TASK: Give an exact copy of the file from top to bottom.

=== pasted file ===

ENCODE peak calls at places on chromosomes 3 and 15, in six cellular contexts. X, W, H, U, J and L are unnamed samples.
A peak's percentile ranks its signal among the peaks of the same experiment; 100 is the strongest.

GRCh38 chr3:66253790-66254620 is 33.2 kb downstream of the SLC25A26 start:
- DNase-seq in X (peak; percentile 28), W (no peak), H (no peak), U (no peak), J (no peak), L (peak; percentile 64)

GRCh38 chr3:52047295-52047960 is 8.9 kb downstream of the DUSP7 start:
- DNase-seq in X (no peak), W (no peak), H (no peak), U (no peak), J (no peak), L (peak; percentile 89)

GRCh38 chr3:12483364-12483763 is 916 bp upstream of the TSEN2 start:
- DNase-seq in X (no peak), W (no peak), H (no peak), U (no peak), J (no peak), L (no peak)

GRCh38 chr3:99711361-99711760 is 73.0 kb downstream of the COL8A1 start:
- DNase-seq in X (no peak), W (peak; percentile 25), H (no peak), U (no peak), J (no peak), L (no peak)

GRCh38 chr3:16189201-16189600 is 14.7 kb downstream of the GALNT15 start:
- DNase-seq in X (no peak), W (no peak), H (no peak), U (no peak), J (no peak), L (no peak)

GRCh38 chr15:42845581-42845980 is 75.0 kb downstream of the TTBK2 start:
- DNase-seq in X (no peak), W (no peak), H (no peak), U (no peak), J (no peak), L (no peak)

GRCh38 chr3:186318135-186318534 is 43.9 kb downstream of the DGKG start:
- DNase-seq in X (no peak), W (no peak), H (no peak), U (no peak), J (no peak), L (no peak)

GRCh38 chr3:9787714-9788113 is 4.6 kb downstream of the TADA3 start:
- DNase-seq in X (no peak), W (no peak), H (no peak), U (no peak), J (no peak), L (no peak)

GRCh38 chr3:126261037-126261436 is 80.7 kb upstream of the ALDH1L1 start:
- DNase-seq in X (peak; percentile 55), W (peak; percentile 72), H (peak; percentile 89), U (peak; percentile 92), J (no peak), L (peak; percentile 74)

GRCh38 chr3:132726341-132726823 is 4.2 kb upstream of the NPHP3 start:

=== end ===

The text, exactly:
ENCODE peak calls at places on chromosomes 3 and 15, in six cellular contexts. X, W, H, U, J and L are unnamed samples.
A peak's percentile ranks its signal among the peaks of the same experiment; 100 is the strongest.

GRCh38 chr3:66253790-66254620 is 33.2 kb downstream of the SLC25A26 start:
- DNase-seq in X (peak; percentile 28), W (no peak), H (no peak), U (no peak), J (no peak), L (peak; percentile 64)

GRCh38 chr3:52047295-52047960 is 8.9 kb downstream of the DUSP7 start:
- DNase-seq in X (no peak), W (no peak), H (no peak), U (no peak), J (no peak), L (peak; percentile 89)

GRCh38 chr3:12483364-12483763 is 916 bp upstream of the TSEN2 start:
- DNase-seq in X (no peak), W (no peak), H (no peak), U (no peak), J (no peak), L (no peak)

GRCh38 chr3:99711361-99711760 is 73.0 kb downstream of the COL8A1 start:
- DNase-seq in X (no peak), W (peak; percentile 25), H (no peak), U (no peak), J (no peak), L (no peak)

GRCh38 chr3:16189201-16189600 is 14.7 kb downstream of the GALNT15 start:
- DNase-seq in X (no peak), W (no peak), H (no peak), U (no peak), J (no peak), L (no peak)

GRCh38 chr15:42845581-42845980 is 75.0 kb downstream of the TTBK2 start:
- DNase-seq in X (no peak), W (no peak), H (no peak), U (no peak), J (no peak), L (no peak)

GRCh38 chr3:186318135-186318534 is 43.9 kb downstream of the DGKG start:
- DNase-seq in X (no peak), W (no peak), H (no peak), U (no peak), J (no peak), L (no peak)

GRCh38 chr3:9787714-9788113 is 4.6 kb downstream of the TADA3 start:
- DNase-seq in X (no peak), W (no peak), H (no peak), U (no peak), J (no peak), L (no peak)

GRCh38 chr3:126261037-126261436 is 80.7 kb upstream of the ALDH1L1 start:
- DNase-seq in X (peak; percentile 55), W (peak; percentile 72), H (peak; percentile 89), U (peak; percentile 92), J (no peak), L (peak; percentile 74)

GRCh38 chr3:132726341-132726823 is 4.2 kb upstream of the NPHP3 start: